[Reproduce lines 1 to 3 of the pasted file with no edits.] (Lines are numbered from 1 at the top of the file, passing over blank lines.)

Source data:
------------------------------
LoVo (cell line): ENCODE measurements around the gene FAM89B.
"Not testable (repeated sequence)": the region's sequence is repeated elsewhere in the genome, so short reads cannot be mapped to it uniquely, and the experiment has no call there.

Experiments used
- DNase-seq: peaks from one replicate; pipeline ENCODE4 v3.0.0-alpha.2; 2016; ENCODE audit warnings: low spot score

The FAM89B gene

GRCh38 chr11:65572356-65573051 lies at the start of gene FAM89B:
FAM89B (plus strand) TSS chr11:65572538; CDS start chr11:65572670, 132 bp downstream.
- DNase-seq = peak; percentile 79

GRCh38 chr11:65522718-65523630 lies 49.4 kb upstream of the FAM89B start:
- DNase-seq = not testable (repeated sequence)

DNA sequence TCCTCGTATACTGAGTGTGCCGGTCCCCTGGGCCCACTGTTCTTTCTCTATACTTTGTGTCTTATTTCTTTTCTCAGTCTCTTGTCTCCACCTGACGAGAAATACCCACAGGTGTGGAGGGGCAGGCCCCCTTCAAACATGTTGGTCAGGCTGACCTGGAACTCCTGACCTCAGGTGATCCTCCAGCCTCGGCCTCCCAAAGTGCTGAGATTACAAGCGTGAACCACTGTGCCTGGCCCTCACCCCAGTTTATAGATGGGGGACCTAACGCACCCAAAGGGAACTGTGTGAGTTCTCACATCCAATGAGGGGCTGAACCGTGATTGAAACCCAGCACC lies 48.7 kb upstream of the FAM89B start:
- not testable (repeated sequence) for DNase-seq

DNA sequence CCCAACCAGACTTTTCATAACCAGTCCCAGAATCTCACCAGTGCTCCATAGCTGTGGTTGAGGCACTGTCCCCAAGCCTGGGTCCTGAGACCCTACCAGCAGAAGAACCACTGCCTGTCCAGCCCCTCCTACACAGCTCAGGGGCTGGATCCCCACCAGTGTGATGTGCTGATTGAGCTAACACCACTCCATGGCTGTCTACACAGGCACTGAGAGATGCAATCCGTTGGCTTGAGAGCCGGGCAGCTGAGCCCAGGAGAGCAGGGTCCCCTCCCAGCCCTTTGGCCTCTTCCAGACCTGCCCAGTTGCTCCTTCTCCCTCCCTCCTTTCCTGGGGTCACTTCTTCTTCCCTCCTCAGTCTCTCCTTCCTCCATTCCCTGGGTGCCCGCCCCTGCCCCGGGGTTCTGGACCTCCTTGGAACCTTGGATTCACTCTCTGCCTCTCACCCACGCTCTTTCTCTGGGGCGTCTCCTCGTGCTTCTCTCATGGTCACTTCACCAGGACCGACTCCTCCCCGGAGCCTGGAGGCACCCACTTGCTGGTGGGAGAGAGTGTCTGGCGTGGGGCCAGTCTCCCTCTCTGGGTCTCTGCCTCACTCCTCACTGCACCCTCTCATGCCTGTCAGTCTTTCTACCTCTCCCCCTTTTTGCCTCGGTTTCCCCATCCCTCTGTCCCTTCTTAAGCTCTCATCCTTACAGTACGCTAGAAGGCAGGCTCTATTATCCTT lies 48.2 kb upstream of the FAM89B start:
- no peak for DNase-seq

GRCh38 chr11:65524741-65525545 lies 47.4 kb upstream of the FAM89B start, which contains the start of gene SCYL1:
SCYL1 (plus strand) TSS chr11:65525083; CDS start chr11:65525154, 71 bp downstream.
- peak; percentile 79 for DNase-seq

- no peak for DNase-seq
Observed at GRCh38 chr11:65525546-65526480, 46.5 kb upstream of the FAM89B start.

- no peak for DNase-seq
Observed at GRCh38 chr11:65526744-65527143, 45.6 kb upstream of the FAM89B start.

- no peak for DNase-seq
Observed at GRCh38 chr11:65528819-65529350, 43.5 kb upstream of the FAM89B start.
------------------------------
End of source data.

LoVo (cell line): ENCODE measurements around the gene FAM89B.
"Not testable (repeated sequence)": the region's sequence is repeated elsewhere in the genome, so short reads cannot be mapped to it uniquely, and the experiment has no call there.

Experiments used